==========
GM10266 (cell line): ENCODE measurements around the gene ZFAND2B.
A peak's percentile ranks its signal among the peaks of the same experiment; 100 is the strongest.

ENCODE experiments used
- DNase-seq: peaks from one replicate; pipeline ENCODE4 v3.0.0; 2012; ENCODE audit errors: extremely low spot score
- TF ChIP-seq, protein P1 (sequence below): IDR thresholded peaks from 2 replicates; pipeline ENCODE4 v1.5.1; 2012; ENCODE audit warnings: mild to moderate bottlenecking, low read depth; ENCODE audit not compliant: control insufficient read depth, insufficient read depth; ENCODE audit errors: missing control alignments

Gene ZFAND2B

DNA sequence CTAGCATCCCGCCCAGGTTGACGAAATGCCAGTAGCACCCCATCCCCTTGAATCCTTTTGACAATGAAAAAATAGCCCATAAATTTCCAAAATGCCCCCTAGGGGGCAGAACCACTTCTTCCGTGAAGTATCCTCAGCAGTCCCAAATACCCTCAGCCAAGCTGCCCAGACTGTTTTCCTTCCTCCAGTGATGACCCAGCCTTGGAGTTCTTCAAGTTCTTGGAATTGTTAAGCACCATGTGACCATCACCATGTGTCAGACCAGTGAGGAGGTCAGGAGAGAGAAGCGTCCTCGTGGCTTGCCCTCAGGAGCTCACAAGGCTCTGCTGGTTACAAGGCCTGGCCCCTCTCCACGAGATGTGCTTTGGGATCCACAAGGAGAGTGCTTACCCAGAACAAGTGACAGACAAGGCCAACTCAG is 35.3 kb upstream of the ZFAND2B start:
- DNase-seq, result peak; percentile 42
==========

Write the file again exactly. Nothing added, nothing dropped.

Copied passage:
GM10266 (cell line): ENCODE measurements around the gene ZFAND2B.
A peak's percentile ranks its signal among the peaks of the same experiment; 100 is the strongest.

ENCODE experiments used
- DNase-seq: peaks from one replicate; pipeline ENCODE4 v3.0.0; 2012; ENCODE audit errors: extremely low spot score
- TF ChIP-seq, protein P1 (sequence below): IDR thresholded peaks from 2 replicates; pipeline ENCODE4 v1.5.1; 2012; ENCODE audit warnings: mild to moderate bottlenecking, low read depth; ENCODE audit not compliant: control insufficient read depth, insufficient read depth; ENCODE audit errors: missing control alignments

Gene ZFAND2B

DNA sequence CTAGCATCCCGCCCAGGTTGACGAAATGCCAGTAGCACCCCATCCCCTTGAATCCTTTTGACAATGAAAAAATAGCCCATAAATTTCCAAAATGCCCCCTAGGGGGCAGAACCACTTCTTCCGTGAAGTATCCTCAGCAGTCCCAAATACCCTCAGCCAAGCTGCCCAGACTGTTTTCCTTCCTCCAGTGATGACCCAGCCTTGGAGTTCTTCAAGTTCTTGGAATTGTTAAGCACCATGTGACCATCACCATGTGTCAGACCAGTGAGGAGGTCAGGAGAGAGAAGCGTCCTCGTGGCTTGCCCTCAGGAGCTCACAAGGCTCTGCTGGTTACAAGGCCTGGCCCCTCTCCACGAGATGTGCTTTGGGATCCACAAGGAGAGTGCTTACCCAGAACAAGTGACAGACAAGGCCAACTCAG is 35.3 kb upstream of the ZFAND2B start:
- DNase-seq, result peak; percentile 42